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Ebola Has the FDA Working Overtime on Reviewing Experimental Drugs

"It's like a race against time," says one top U.S. health official about fighting the deadly virus.

The development of a pharmaceutical drug is a slow, deliberate process, and it can take years of back-and-forth between scientists and health officials before medicine makes it onto the market.

But the worst Ebola outbreak in history has changed all that. The Food and Drug Administration is in crisis mode, and its process of reviewing applications for new drugs has been pushed into overdrive. The arrival of the deadly virus to American soil has created an unprecedented situation for the regulatory agency—especially when it comes to experimental drugs.

Now, FDA officials are reviewing new drug applications to fight Ebola in a matter of days instead of months or years. In August, two American health care workers who contracted Ebola in Libera received an experimental drug called ZMapp in the U.S., and made a full recovery. The FDA also approved an anitviral drug called TKM-Ebola for use in "emergency cases" to fight Ebola. Last week, Thomas Eric Duncan received brincidofovir, an antiviral drug originally developed to treat smallpox, after the FDA approved it for emergencies only. He died two days later.

Until this year, none of these drugs were approved for use, let alone deemed safe, by humans by the FDA.

Ebola—fatal 60 percent of the time when it's caught early, and 90 percent when it's found too late—has changed the game. "It's like a race against time," Dr. Luciana Borio, assistant commissioner for counterterrorism policy and acting deputy chief scientist at FDA, told National Journal. In Liberia, Sierra Leone, and Guinea, the disease is well ahead of medical response efforts, killing at least 4,447 people so far, according to the latest numbers from the World Health Organization.

In the U.S., when physicians ask the FDA for permission to use experimental drugs on their patients, as they have recently in Dallas, the agency responds in a matter of hours—and often, less than one hour. In that time, the treating physician and an FDA doctor talk about the patient's condition and weigh the benefits of receiving an experimental drug with the risks. "We want to make sure that we are not hurting individuals," Borio said.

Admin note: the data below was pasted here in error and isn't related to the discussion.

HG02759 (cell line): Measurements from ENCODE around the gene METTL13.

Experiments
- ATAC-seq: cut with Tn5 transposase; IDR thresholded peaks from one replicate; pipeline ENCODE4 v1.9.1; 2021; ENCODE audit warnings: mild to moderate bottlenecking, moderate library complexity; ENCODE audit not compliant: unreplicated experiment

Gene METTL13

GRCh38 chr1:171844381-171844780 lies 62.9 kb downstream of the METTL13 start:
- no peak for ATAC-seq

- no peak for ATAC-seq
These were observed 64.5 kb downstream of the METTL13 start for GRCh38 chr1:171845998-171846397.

But there's no way to know that. "We don't know right now if these products work. We don't know if they hurt, we don't know if they do nothing, and we need to find that out," she said. But in the meantime, Borio said, if a patient is dying of Ebola in the U.S., the FDA has to change its rules.

FDA regulations prohibit the agency from disclosing information about experimental drugs, as well how many doctors have asked for them. The agency has oversight over any experimental medicine administered to Ebola patients in the U.S.

The FDA has had to bend the rules in its review of applications for new drugs, too. Most of the drugs that the FDA has approved for emergency use against Ebola have not even reached clinical trials yet.

"We are working with the developers and government colleagues in much more real time to, before the application is in, to discuss what are the basic data elements that will be required for us to make the decision?" Borio said. "What data elements, for example, might be deferred until a later time? Do you really need to have A, B, and C before you go on to D, or can you do A, B and then get C later?"

The use of drugs in their early stages of development means that doctors can't be sure what about them works—and what doesn't. Some patients who have received such medicine have recovered entirely; others, like Duncan, have died. "I can't stress enough that we will not really learn about the use of these products in these circumstances where they're used in individual patients," Borio said. The effect of one drug on a single patient is not a good measure for an entire population. But, "we think it's the right thing to do when a clinician asks for treatment in these particular situations."

Borio, along with Tom Frieden, director of the Centers for Disease Control and Prevention, will testify on the U.S. response to the Ebola outbreak before the House Energy and Commerce subcommittee on Thursday afternoon. Lawmakers are unlikely to focus on the science of the situation, and bear down on the speed of it instead. With another new case of Ebola reported in the U.S. this week, are government agencies like the FDA and CDC moving fast enough to contain its spread here and abroad?

"We're working as fast as we can," Borio said. "I'm here late, but I walk the corridors and there are many people who are here late too, and that includes weekends. People are 24/7, all-hands-on-deck."

She added: "Ultimately we want to offer more than hope. We want to offer products that are safe and effective, not only for this epidemic, for a future one."

(Image via Barbol/Shutterstock.com)

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